Approximately one in 1,000 people is affected by a group of brain abnormalities known as Chiari malformations. Named for Hans Chiari, the Austrian pathologist who first described them, Chiari malformations affect the brain in the place where the skull meets the spine. Brain tissue extends into the spinal canal because part of the skull is misshapen or undersized and presses the brain downward.
While it’s possible to have a Chiari malformation without knowing it, these abnormalities can cause symptoms that may affect a person’s quality of life. Understanding Chiari malformations, including potential symptoms and treatment options, can help you determine whether you might have one of these malformations.
Chiari Malformation Types and Symptoms
There are at least five types of Chiari malformations, but the most common types are Chiari I and Chiari II. Chiari I may be congenital, or may develop over time as the brain and skull grow. The main symptom is headaches, but people may also experience:
- Neck pain
- Problems with balance and coordination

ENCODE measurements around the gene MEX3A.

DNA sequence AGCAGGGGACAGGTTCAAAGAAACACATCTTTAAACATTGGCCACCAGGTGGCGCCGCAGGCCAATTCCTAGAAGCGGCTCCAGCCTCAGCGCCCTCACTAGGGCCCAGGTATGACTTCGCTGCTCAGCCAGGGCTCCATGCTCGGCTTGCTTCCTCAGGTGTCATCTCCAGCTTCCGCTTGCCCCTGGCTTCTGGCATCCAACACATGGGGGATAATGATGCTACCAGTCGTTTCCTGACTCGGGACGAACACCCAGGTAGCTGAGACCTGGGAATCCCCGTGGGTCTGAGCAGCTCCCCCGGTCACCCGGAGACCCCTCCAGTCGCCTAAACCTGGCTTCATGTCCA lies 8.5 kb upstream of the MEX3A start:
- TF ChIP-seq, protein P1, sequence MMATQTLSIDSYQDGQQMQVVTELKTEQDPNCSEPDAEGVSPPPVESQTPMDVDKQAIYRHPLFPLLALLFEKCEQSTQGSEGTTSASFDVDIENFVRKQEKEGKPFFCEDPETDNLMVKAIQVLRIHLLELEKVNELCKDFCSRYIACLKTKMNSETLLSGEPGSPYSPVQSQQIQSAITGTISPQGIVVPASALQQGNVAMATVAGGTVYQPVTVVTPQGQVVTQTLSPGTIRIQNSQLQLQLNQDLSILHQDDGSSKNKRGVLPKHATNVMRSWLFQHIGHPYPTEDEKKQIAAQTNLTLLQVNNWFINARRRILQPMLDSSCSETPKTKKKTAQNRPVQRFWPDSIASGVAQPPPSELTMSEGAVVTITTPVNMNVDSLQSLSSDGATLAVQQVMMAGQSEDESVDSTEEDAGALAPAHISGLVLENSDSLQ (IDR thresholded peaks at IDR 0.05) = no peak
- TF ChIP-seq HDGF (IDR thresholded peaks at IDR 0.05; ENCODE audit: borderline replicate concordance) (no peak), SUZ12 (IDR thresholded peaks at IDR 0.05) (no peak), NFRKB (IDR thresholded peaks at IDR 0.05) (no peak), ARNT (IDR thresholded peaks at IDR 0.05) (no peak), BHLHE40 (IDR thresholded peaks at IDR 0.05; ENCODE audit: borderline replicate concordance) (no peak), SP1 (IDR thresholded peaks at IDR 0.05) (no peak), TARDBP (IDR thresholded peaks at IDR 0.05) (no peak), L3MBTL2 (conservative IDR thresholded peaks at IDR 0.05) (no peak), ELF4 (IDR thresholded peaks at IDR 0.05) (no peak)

- Numbness and tingling in the hands and feet
- Trouble swallowing
- Gagging and choking
- Difficulty speaking clearly
- Curved spine (scoliosis)
Chiari malformation type II is congenital, meaning a person is born with it. People born with type II almost always have myelomeningocele, a type of spina bifida in which the backbone and the spinal canal don’t close properly before birth. Symptoms of type II include:
- Difficulty breathing regularly
- Gagging/trouble swallowing
- Arm and leg weakness
- Involuntary eye movements
Diagnosing Chiari Malformations
Congenital types of Chiari malformation can often be diagnosed with an ultrasound of the unborn baby. For children and adults, the most reliable way to spot a suspected Chiari malformation is with an MRI of the brain.
Treating Chiari Malformations
Many people with Chiari malformations experience no symptoms and may not even realize they have one. Others may deal with mild or infrequent symptoms that don’t bother them or can be easily managed with over-the-counter medications like Tylenol.
For those with a Chiari malformation who’ve had symptoms for more than six months, occurring more often than not and interfering with their ability to function, surgery is an option.
Surgery to treat Chiari malformation is an inpatient procedure that requires a hospital stay of a few days. But many patients report feeling much less pain immediately after surgery and typical recovery takes about 3 – 6 weeks, but individual experiences vary.
When to See a Doctor
If you struggle with frequent headaches or other symptoms of Chiari malformation that are affecting your quality of life, consider reaching out to a specialist who can make a diagnosis. Together, you can discuss next steps, including whether you’re a good candidate for surgical treatment.